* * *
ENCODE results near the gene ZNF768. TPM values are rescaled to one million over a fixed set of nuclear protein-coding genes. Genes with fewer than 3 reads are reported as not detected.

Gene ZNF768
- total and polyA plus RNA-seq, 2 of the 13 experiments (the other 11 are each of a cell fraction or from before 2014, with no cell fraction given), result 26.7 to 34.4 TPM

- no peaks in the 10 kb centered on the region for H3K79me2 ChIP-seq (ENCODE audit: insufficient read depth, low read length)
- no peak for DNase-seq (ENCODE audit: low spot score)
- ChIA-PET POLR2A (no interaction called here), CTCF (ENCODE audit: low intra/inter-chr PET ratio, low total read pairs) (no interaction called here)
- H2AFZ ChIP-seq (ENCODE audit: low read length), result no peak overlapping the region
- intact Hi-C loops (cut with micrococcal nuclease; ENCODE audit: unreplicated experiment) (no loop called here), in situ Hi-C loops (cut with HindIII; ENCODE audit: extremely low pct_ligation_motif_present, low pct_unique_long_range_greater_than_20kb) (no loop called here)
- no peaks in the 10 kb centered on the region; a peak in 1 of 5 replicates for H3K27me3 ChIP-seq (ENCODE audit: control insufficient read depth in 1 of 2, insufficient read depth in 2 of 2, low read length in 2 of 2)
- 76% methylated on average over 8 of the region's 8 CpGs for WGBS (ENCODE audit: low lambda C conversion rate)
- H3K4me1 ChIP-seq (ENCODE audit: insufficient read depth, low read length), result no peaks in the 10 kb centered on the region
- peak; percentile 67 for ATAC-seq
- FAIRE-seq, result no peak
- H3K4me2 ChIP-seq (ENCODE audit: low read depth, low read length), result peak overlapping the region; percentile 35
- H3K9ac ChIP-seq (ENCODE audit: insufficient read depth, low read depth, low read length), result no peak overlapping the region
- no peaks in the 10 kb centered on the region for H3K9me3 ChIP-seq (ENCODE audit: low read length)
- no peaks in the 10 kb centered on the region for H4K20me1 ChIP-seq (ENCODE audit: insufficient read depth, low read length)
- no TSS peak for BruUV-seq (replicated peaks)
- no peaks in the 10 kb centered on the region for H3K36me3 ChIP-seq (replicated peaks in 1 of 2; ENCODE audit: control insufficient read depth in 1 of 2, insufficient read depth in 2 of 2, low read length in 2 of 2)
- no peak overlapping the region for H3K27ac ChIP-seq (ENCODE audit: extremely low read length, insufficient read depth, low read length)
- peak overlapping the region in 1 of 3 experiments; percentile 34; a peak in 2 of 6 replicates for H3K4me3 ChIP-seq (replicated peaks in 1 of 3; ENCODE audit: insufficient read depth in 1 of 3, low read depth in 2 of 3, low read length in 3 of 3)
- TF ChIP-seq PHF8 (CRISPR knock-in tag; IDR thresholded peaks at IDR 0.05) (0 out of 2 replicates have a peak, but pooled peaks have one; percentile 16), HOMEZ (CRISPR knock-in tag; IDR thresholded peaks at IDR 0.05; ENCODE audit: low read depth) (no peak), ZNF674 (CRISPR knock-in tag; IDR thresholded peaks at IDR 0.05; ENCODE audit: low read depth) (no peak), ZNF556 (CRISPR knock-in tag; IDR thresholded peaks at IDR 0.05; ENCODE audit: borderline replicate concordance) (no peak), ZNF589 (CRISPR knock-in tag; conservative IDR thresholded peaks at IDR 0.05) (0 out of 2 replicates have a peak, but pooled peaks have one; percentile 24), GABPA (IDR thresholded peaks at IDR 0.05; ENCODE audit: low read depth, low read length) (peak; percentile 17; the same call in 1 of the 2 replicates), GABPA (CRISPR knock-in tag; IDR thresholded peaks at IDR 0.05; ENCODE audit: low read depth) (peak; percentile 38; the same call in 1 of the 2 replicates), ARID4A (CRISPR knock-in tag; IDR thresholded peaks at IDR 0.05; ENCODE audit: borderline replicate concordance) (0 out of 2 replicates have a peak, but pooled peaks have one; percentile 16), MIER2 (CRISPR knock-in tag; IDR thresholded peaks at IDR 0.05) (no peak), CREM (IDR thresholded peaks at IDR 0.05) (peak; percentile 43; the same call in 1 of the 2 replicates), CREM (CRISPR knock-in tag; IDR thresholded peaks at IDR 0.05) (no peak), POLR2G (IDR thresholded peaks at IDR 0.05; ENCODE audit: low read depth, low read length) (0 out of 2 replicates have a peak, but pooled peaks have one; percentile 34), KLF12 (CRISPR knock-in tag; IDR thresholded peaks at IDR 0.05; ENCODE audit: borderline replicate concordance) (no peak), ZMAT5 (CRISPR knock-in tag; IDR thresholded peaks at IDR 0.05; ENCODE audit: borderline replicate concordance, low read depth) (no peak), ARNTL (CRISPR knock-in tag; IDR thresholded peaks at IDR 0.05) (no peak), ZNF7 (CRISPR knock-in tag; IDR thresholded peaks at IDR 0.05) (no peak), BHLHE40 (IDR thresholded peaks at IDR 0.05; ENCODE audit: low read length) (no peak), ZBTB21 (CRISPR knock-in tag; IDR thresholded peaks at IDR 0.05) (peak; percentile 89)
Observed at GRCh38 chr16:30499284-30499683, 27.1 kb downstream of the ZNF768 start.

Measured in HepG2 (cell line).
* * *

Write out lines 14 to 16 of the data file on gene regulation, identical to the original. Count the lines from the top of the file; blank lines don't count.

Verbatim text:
- H3K4me2 ChIP-seq (ENCODE audit: low read depth, low read length), result peak overlapping the region; percentile 35
- H3K9ac ChIP-seq (ENCODE audit: insufficient read depth, low read depth, low read length), result no peak overlapping the region
- no peaks in the 10 kb centered on the region for H3K9me3 ChIP-seq (ENCODE audit: low read length)